“People literally have nothing. Money is useless here,” he said.

The US military said it had delivered 118 tonnes of food, water and shelter items, and airlifted almost 2900 people to safety.

But relief officials described conditions in the sports stadium in Tacloban that served as the main evacuation centre as appalling, with a lack of proper sanitation.

Often children and the elderly were unable to get to relief distribution points in the city.

“I have money … but I cannot eat my money,” said Beatrice Bisquera, 91, a retired school supervisor.

“I need medicine but there is no pharmacy that’s open. I’m hungry but the food we stored is gone,” she said.

In its most recent update, the National Disaster Risk Reduction and Management Council put the official death toll at 3633, with 1179 people missing and nearly 12,500 injured.

The UN said 2.5 million people still “urgently” required food assistance.

With an estimated 13 million people affected by the storm, almost 1.9 million survivors are displaced.

The World Health Organisation is worried about the welfare of remote communities on 20 smaller islands. “Because of the geography of the Philippines – an archipelago of many islands – it is essentially like mounting at least seven separate, simultaneous relief efforts,” said Julie Hall, the WHO’s representative in the Philippines.

Frustrated with the slow pace of the initial relief effort, many people with relatives in the impacted areas made their own aid efforts.

Filling boxes and sacks with packets of rice, cup noodles and candles, they boarded ferries from Cebu island to Ormoc town on Leyte.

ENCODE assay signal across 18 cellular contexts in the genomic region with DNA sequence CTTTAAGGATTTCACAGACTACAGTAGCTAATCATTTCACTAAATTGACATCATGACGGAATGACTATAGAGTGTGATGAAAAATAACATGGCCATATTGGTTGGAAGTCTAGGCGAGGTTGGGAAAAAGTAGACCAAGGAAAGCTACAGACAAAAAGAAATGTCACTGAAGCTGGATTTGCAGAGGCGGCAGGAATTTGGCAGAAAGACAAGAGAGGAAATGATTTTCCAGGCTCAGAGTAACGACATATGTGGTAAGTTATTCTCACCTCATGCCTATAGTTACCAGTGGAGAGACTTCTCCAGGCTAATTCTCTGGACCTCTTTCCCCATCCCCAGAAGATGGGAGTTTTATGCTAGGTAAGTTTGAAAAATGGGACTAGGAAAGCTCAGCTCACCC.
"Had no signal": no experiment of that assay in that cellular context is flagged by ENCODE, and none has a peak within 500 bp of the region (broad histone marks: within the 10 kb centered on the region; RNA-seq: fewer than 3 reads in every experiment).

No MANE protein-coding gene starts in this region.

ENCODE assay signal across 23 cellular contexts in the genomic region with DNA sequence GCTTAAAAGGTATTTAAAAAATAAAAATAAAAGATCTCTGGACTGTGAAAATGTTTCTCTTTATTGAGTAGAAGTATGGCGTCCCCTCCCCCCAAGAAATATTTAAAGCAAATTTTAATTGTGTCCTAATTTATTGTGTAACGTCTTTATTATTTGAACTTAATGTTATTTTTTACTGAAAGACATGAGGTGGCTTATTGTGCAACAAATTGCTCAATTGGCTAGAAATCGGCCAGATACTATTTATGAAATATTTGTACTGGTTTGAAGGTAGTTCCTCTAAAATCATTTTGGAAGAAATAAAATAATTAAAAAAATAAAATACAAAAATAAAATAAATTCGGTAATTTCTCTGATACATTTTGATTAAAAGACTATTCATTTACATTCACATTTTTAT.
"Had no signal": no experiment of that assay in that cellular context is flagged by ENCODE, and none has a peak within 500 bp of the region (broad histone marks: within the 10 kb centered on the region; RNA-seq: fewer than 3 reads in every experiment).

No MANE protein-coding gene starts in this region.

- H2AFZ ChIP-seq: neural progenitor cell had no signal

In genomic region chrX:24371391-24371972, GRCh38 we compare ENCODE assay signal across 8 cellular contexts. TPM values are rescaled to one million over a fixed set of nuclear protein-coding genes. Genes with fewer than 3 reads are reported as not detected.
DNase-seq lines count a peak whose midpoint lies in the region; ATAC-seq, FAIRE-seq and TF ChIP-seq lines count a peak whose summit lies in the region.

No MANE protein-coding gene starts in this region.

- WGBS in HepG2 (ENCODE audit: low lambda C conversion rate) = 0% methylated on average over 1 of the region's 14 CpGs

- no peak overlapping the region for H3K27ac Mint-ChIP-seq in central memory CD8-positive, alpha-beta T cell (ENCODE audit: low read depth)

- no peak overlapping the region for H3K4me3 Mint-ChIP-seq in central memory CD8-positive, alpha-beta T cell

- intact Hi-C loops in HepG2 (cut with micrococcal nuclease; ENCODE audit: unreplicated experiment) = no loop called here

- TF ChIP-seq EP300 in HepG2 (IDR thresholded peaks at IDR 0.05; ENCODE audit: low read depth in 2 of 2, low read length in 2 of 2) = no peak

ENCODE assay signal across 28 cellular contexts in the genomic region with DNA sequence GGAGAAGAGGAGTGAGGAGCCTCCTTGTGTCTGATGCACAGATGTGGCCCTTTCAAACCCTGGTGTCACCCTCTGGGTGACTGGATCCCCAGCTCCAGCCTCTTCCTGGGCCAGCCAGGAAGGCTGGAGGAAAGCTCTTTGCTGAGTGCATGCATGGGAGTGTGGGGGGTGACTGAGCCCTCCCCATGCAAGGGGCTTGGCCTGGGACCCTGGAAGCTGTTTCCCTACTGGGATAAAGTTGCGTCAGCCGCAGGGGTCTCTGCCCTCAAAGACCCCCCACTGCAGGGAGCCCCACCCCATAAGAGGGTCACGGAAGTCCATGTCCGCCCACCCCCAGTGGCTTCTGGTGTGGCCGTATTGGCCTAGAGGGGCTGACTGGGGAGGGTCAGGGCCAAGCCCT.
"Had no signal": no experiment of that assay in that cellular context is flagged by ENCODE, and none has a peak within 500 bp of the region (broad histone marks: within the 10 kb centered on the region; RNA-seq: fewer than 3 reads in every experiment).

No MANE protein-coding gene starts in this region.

“That’s my village,” Nick Cantuja said, pointing from the ferry as it approached the coast.

“Our house is gone now. Everything… it’s gone.

“Yesterday, a Red Cross team was able to reach there but it’s not enough,” he said.

Basic medical care remains a priority, with initial assessments that half of the 38 medical facilities in the impacted region wiped out.

Yet some residents of remote areas appear to have been better prepared for Haiyan than those in larger towns and cities.

The tiny Camotes islands, between Cebu and off Leyte, took a direct hit that flattened most villages, but of a population of 89,400 there were five confirmed fatalities.

Alfredo Arquillano, the former mayor of the islands’ largest town, San Francisco, said Camotes residents had been practising typhoon drills for years.

“We knew we were vulnerable, so we made absolutely sure that everybody knew what to do and where to go,” Arquillano told AFP by phone.

All 1000 residents of one of the chain’s tiniest islets, Tulang Diyot, were evacuated to a larger island before Haiyan made landfall.

“My goodness, it was a good decision. It’s fair to say it saved everyone’s life. There is not one house left standing on Tulang Diyot,” Arquillano said.

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The punishment has been imposed by the world governing body over the circumstances surrounding Bresciano’s transfer from United Arab Emirates side Al Nasr to Qatar Stars League outfit Al Gharafa last year.

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Bresciano, 33, is a near certain inclusion in Australia’s squad for the World Cup in Brazil and while it was not immediately clear when any ban would start, it has cast doubt on his participation at football’s showpiece.

Bresciano is in Socceroos camp ahead of Tuesday’s international against Costa Rica with Football Federation Australia confirming that he will be available for the Allianz Stadium encounter.